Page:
Two seek House GOP leader job; other candidates possible
ST. PAUL -- A rural southern Minnesotan and a Twin Cities suburban lawmaker who grew up in rural North Dakota are the main contenders to become Minnesota House Republican leader.
Republicans meet tonight in St. Paul to elect a leader, with just 47 of the House's 134 members in their party. Tonight's vote is important because it sets the tone for the 2010 election, when Republicans hope to gain seats on Democratic-Farmer-Laborites.
Reps. Randy Demmer of Hayfield and Kurt Zellers of Maple Grove are the two announced contenders, but Republicans say other names may crop up during closed-door debate.
Demmer is running on his 25-years experience as a businessman and farmer. "I'm a business guy," the current assistant minority leader said.
Zellers promotes his experience working on statewide political races and his rural North Dakota upbringing, "I am a farm boy who happens to live in the suburbs," he said.
It is important to pick the right leader, Republicans say, if they are to take a more meaningful role in future legislative sessions.
"We need to make significant gains," Rep. Dean Urdahl of Grove City said. "It is possible to take the majority, but realistically we have to make significant gains this time."
Rep. Morrie Lanning of Moorhead suggested that the winner can "play a key role in winning back the majority. ... It is very important because the minority leader is the face and the voice of the caucus."
Urdahl said it is not clear if either candidate has a vote advantage.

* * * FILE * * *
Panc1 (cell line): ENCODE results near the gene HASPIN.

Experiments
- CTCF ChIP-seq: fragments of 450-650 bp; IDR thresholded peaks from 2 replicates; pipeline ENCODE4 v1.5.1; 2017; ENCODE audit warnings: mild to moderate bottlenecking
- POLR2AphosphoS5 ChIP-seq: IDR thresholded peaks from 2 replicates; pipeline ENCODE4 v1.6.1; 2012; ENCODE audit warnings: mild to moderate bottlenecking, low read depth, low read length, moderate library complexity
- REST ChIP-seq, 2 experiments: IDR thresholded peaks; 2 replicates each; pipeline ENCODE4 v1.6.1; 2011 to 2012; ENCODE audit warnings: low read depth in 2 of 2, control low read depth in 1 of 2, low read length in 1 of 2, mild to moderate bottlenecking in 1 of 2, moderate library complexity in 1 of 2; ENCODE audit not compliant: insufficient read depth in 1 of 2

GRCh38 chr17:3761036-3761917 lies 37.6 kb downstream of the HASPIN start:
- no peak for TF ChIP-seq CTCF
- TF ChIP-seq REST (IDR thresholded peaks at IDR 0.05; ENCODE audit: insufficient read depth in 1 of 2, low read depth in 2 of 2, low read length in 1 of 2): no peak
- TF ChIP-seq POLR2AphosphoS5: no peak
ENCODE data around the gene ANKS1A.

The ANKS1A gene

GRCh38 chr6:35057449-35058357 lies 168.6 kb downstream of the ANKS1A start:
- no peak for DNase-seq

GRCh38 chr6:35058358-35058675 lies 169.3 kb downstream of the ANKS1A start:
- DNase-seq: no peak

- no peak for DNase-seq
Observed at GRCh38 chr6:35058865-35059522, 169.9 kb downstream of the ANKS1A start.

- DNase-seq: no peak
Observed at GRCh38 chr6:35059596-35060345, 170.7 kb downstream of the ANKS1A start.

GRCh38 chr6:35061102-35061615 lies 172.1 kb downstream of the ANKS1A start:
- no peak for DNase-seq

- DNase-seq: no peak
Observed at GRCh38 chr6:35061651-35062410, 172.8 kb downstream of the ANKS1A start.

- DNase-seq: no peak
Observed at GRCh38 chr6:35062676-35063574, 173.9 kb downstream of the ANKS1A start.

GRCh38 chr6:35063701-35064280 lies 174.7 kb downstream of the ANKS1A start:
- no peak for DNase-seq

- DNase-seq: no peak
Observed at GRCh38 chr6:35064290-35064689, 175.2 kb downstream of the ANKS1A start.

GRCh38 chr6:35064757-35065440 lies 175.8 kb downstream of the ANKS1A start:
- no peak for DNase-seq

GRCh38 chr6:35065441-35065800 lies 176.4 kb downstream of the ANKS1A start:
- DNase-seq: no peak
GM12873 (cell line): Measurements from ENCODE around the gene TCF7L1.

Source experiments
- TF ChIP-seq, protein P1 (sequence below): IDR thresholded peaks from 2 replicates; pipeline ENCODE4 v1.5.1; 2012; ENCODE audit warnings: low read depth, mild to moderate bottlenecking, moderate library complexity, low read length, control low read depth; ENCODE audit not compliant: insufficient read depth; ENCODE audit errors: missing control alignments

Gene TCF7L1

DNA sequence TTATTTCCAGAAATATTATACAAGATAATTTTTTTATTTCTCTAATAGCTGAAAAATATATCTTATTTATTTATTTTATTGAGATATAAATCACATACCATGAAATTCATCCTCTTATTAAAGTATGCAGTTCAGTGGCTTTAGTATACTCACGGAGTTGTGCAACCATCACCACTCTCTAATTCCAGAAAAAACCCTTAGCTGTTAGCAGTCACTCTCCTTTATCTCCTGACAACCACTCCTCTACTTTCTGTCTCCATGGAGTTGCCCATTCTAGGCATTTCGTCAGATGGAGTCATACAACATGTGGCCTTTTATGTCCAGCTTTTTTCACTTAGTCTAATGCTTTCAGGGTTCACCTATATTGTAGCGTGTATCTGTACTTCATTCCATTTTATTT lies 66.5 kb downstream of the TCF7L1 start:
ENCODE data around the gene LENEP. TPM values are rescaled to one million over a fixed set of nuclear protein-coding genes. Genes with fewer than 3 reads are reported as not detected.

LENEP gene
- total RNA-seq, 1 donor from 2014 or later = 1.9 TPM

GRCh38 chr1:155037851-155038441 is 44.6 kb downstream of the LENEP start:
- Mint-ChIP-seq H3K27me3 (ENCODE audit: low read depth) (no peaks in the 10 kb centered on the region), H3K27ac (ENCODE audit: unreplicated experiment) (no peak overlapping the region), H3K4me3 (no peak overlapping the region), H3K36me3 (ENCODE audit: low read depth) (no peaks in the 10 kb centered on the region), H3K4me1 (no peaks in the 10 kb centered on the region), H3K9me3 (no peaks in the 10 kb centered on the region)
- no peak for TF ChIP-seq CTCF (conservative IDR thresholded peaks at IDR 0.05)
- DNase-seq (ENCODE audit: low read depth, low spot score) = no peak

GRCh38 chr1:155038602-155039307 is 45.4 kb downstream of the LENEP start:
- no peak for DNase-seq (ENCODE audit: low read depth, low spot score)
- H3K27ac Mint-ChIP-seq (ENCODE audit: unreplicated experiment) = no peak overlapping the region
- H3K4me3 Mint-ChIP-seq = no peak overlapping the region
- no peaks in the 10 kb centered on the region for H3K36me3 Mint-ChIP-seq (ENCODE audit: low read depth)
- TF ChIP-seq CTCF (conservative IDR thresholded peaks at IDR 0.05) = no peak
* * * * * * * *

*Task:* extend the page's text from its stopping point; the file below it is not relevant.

A minority leader not only is the main voice of the caucus on the House floor, but he also recruits candidates and raises money.
The two candidates with rural roots are vying to replace Rep. Marty Seifert of Marshall, who decided to leave the position to concentrate on running for governor.
Other representatives such as Lanning, Tom Emmer of Delano and Laura Brod of New Prague also are thinking about running for governor, so are not seeking Seifert's job.
Zellers, raised on a farm near Devils Lake, N.D., considers himself one of the most conservative Republicans in the House. He has emphasized lowering taxes, especially for businesses.
He is a University of North Dakota graduate who worked for Ron Grams' successful 1994 U.S. Senate campaign, then worked for Grams in office. He also worked on Norm Coleman's 2002 Senate campaign.
Demmer lost a Republican contest for southern Minnesota's U.S. House seat last year. He worked for his father's implement dealer, farmed and ran other businesses.
Zellers and Demmer have been in the house since 2003.
Demmer said that whoever wins the minority leader job will need to devote lots of time.
It just takes a lot of time and energy and commitment," he said.